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Research: The Process

Stiff Person Syndrome is associated with a number of other diseases. The most common of these areType 1 diabetes, thyroid disease, vitiligo and pernicious anaemia. The list is almost endless. All these diseases have in common an autoimmune (self-allergic) nature. There are some variants of SPS, which have been more recently recognised. The first of these, sometimes called Stiff Limb Syndrome, is similar but painful spasms and occasionally fixed deformities usually affect the legs, including the feet, rather than the torso, More rarely, hands can also be affected. Patients with this variant of SPS are far less likely to have diabetes mellitus or other autoimmune conditions, and tend not to have anti-GAD antibodies (see later). Rarely, there are more aggressive forms of SPS, which lead to progressive disability over a number of years. This variant is sometimes called the Jerking Stiff Person Syndrome or Progressive Encephalomyelitis with Rigidity (PERM).

Investigations: The most important investigation is antibody testing. SPS carries an antibody marker, which is an antibody to an enzyme found both in the pancreas and in nerve tissue. This antibody is called anti-GAD and it occurs in high concentrations in SPS, although about 80% are GAD positive, which means 20% are GAD negative. Much lower concentrations are sometimes found in diabetics without SPS. More rarely, some other antibodies may be associated with Stiff Person conditions. One of these is called anti­amphiphysin. Where this is found there is often also a co-existing tumor. However, this combination is very rare. Electrical recordings from the affected muscles (termed EMG) can be useful in making the diagnosis, but it must be done by someone looking for SPS. Here the characteristic finding is an inability of the affected muscles to relax. Scans of the spinal cord can be useful in excluding a structural cause such as a disc or cyst in the spinal cord. The latter may rarely masquerade as SPS. Finally, it is sometimes necessary to examine the fluid from around the spine (CSF) by lumbar puncture. This is to look for signs of active inflammation. A local anaesthetic is given and once the proceedure begins, one should only feel a little pressure. You will be asked to lay flat for recovery.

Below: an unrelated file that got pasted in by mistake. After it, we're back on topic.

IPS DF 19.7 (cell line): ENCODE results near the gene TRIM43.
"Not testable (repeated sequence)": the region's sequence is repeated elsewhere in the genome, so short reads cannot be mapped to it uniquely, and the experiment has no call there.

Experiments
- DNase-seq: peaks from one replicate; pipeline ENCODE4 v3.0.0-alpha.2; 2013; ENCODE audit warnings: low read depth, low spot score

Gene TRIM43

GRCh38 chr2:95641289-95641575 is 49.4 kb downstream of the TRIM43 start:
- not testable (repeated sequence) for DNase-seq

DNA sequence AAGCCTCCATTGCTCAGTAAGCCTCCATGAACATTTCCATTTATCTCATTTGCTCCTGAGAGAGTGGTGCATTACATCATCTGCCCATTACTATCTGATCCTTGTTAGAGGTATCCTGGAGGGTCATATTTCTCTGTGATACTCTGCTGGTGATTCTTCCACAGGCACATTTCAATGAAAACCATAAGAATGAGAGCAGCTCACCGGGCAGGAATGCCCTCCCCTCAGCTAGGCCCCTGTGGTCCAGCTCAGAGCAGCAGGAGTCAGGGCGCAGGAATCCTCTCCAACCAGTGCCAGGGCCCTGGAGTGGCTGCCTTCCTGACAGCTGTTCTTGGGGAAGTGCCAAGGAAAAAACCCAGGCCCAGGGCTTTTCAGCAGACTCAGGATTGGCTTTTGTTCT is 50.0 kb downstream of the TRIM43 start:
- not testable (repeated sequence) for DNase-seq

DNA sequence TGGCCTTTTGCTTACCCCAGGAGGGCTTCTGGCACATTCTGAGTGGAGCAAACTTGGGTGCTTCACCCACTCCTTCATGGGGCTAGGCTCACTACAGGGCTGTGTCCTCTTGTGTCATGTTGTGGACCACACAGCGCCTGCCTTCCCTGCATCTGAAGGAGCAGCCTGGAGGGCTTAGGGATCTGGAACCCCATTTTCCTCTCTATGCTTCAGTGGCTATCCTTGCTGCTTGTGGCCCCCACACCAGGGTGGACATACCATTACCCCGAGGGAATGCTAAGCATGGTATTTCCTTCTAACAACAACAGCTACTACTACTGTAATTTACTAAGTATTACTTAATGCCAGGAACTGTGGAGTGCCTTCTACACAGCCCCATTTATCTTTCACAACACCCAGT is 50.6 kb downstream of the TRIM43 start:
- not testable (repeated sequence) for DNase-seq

Treatment: Patients usually respond to combinations of Diazepam and Baclofen, often in reasonably high dosage. These medications can be sedating. Unusually, Baclofen can cause a slight inflammation of the liver. Dependence does not seem to be a problem with Diazepam usage in SPS, as if it is helpful then the sufferer will be taking them for their lifetime. These drugs are given orally, usually three times a day. Other oral treatments may occasionally be helpful, such as Vigabatrin, Sodium Valproate, Tizanidine and Gabapentin. These, too, may be sedating in high dosages. Where all drug treatments fail to give sufficient relief from spasms and pain, treatments directed against the underlying allergic condition may be useful. The choices here consist of steroids (either intravenous or orally), plasma exchange (a technique in which your blood is washed of antibodies) or intravenous pooled immunoglobulins. The latter is probably the preferred treatment of this kind. It usually requires a few days in hospital and the treatment has to be repeated as the neurologist suggests. The infusion of immunoglobulins can be associated with headache. As immunoglobulins are a blood product there is a theoretical and remote risk of catching a viral illness. Precautions are taken to keep this risk to an absolute minimum. With IVIg it is essential one is well hydrated before and during the infusion. This helps to prevent headaches. If suffering with a headache, the treatment should be slowed down.

Outlook: None of these treatments leads to a cure. However, they are able to control symptoms in the majority of patients. This is particularly true in classical SPS, which has a reasonably good outlook. It tends to be a little bit more difficult to control symptoms in Stiff Limb Syndrome, and some of these patients will require help with mobility. Progressive encephalomyelitis with rigidity is a difficult condition to treat and has a poor prognosis.

Stem Cell Therapy: Although in its infancy, this has helped with the treatment of SPS in most cases.

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